Former Pakistan all-rounder Azhar Mahmood has revealed that Shahid Afridi used the bat of Sachin Tendulkar – which was given to him by Waqar Younis – when he hit a 37-ball ton against Sri Lanka in 1996. Afridi’s ton, which came in his first-ever innings, was the then-fastest ODI century of all time.
Just into his second ODI, Shahid Afridi did the unthinkable when he scored a century of 37-ball against Sri Lanka in Nairobi. It was once the fastest ODI century of all time, a record that stood for 18 years before New Zealand all-rounder Corey Anderson bettered it by a ball against West Indies in 2014. However, it turns out that the bat Afridi plundered 104 off 40 balls with was not his. In fact, the piece of willow Afridi used was gifted to his teammate Waqar Younis by none other than Sachin Tendulkar.
“Shahid Afridi had debuted in Nairobi in 1996 after the Sahara Cup, where I made my debut. So Mushi [Mushtaq Ahmed] got injured in that series and Shahid Afridi was touring with the Pakistan A team to West Indies and he replaced Mushi in that tournament,” Mahmood said on ‘The Greatest Rivalry’ podcast.
“In those days, the two Sri Lankan openers, Jayasuriya and wicketkeeper Kaluwitharana used to attack upfront. So, we thought we need someone who can bat at No.3. Afridi and I – Wasim said you guys go and try to slog [in the nets]. I was slogging sensibly and Afridi went against the spinners, murdering everyone in the nets.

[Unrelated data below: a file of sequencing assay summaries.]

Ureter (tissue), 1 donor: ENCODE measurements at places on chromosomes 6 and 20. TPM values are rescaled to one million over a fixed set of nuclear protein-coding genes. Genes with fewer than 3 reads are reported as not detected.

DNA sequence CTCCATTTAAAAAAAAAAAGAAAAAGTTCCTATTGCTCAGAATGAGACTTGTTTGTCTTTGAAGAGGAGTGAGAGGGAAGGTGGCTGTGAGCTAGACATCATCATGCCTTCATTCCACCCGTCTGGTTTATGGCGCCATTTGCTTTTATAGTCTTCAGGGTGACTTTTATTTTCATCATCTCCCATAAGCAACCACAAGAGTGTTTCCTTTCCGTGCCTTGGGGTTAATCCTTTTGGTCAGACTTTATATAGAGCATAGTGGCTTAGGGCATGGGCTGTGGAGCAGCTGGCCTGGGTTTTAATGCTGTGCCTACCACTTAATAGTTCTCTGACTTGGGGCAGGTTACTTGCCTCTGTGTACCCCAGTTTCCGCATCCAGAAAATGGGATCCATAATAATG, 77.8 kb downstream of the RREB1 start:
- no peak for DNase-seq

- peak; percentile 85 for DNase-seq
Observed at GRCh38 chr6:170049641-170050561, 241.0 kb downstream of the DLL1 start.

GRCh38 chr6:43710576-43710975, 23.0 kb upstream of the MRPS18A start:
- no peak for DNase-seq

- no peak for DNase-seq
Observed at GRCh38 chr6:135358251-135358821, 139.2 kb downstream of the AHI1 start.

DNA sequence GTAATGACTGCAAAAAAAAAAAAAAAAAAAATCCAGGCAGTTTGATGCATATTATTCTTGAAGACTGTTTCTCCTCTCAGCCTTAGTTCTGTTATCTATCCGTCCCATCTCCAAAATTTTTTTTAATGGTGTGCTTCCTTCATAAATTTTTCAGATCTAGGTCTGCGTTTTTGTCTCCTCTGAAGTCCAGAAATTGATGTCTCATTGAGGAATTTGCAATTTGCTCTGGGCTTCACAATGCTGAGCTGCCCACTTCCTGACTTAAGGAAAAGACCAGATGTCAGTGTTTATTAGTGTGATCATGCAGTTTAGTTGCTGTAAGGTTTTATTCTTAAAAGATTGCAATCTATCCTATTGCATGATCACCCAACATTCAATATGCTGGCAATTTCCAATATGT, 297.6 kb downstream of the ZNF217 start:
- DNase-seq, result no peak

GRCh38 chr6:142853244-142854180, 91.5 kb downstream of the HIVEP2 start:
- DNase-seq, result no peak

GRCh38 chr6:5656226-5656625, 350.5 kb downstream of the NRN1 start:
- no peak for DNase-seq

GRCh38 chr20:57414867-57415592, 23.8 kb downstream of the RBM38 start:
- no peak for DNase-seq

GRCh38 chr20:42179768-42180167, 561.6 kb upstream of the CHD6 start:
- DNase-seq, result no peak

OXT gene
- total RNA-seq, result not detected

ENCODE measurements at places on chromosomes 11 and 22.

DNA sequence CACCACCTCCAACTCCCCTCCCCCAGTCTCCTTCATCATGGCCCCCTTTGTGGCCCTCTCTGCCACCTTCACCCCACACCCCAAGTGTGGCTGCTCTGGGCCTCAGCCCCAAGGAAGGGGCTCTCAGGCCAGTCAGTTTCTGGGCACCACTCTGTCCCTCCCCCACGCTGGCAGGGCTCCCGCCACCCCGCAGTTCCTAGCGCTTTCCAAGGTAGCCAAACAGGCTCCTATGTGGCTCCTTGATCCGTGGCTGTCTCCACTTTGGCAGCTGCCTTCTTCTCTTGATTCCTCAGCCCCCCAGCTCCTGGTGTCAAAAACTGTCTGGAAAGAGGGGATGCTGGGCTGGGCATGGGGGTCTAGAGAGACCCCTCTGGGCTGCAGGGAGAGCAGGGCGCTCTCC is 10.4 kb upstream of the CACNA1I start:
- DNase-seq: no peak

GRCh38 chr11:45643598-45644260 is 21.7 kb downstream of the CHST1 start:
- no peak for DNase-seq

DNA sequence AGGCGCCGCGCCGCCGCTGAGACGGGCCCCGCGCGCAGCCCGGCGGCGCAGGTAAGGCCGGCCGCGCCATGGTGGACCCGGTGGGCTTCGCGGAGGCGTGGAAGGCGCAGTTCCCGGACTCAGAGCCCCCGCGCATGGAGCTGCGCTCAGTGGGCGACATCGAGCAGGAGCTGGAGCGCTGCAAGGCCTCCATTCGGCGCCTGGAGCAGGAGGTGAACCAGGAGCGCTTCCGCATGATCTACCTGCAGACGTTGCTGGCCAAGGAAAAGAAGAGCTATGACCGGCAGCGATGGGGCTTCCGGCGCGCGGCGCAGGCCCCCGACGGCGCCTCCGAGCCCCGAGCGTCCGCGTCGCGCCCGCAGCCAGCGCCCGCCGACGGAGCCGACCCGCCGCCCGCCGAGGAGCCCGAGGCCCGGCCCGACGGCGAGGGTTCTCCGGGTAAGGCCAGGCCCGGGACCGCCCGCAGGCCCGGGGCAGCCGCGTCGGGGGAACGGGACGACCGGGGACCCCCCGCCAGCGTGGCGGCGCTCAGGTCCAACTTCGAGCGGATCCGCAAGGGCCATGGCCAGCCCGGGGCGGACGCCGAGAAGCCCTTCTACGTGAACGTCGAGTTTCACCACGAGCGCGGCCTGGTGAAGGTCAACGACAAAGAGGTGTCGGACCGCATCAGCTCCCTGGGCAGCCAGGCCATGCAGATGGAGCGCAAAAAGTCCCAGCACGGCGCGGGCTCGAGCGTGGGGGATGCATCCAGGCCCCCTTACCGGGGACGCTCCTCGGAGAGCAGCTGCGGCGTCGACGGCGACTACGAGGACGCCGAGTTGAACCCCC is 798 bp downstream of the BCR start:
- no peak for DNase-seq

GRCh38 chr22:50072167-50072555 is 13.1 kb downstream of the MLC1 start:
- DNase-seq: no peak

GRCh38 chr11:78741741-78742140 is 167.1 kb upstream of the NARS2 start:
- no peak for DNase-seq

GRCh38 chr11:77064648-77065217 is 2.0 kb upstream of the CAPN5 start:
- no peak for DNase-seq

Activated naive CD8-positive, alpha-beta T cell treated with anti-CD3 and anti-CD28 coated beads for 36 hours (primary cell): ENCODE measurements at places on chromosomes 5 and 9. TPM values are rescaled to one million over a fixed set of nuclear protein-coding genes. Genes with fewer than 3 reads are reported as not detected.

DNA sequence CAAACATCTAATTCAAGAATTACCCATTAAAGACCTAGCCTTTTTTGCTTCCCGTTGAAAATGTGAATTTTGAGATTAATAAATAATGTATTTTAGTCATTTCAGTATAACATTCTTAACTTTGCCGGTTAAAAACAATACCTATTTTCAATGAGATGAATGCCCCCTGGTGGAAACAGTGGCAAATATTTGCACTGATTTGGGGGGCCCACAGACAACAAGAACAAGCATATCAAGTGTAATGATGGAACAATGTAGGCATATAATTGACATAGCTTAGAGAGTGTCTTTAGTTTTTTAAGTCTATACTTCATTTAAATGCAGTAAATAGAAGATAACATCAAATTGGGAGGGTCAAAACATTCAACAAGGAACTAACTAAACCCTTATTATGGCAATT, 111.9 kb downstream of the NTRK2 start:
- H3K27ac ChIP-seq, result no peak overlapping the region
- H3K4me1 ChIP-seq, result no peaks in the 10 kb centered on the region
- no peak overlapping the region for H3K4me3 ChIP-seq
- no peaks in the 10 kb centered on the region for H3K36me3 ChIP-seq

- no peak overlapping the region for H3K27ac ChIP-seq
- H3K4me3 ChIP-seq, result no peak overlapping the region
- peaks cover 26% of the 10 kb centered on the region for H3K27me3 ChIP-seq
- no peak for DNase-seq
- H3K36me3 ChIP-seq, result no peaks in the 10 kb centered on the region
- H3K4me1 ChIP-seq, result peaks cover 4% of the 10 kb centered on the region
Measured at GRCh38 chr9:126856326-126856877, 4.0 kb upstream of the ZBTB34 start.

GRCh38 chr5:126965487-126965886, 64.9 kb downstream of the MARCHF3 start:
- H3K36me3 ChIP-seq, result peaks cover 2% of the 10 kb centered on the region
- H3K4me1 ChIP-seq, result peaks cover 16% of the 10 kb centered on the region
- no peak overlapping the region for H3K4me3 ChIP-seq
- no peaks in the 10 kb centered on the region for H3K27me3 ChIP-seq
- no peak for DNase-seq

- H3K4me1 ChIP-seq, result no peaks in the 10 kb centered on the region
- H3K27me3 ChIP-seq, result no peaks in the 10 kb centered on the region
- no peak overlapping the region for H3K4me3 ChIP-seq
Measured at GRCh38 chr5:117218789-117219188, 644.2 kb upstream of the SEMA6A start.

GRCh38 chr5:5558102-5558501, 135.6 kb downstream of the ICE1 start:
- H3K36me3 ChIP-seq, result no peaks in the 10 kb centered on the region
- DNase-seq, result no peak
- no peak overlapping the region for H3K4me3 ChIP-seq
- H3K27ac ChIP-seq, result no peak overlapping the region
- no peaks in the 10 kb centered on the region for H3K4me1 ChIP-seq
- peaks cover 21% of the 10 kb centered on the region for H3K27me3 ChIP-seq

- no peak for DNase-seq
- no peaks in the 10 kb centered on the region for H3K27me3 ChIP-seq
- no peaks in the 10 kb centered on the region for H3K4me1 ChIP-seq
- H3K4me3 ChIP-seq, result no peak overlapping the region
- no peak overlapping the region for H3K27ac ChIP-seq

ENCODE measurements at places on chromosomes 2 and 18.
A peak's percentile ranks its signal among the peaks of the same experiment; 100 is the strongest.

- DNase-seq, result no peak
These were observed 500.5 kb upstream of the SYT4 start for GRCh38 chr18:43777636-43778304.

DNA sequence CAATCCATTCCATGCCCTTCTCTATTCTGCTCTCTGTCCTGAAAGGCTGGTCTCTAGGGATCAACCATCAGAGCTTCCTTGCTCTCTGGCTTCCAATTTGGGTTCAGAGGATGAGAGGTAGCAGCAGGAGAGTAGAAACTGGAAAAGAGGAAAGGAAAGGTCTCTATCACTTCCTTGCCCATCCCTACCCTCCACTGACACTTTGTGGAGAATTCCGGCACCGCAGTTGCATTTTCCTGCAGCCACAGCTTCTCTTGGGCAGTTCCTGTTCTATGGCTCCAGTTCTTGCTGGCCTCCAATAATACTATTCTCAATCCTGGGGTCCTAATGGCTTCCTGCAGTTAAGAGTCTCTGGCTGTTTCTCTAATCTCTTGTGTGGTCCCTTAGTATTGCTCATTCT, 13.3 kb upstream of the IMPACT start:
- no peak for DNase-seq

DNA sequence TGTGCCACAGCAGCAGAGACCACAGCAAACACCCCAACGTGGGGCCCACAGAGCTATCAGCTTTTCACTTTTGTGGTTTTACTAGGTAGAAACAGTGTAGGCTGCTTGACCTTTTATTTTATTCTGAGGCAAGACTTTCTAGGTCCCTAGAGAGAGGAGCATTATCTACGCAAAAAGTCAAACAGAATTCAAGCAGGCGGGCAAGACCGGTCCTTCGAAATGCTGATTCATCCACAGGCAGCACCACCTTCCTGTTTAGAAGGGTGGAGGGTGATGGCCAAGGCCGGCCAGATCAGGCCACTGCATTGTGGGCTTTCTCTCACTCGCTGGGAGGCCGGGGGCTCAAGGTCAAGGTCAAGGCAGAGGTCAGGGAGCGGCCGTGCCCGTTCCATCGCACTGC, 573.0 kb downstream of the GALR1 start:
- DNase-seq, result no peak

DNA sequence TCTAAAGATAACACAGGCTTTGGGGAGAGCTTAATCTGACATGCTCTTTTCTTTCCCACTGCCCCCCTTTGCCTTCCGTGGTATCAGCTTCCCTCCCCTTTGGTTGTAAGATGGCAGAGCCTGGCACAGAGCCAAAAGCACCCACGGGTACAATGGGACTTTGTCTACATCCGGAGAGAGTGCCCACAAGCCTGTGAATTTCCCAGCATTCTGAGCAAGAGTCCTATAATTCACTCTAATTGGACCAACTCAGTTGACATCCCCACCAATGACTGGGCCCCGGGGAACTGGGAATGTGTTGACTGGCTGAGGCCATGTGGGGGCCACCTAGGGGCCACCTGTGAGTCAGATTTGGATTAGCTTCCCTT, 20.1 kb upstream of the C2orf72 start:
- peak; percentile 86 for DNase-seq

Afridi walked out to bat at No. 3 when Pakistan had lost opener Salim Elahi to reach 60/1. Afridi took center stage and belted 11 sixes and six fours en route to scoring the then-fastest century with, as it turns out, with a bat that Tendulkar gifted. Afridi’s stocks rose with that inning and he became one of Pakistan’s biggest players in ODIs, eventually becoming captain of the side and leading it to the semi-final of the 2011 World Cup.
“Next day, we got the game against Sri Lanka and they said he [Afridi] is batting at number three. I think Waqar [Younis] got a bat from Sachin [Tendulkar], he used the great Sachin’s bat and managed to get a hundred and after that, he became a batsman. Mainly he was a bowler who can hit the ball, but in the end, he had a wonderful career,” Mahmood said.
“Especially that World Cup, 2011, he led the side very well, he was in the best of his form, he was bowling really well. He learned a delivery from the great Abdul Qadir – the ball that drifts in and hits your pads. So that was a great World Cup [for him] and he was batting great as well. Overall, it was a great World Cup for Pakistan, unfortunately, we lost to India but Shahid Afridi was a great asset for Pakistan.”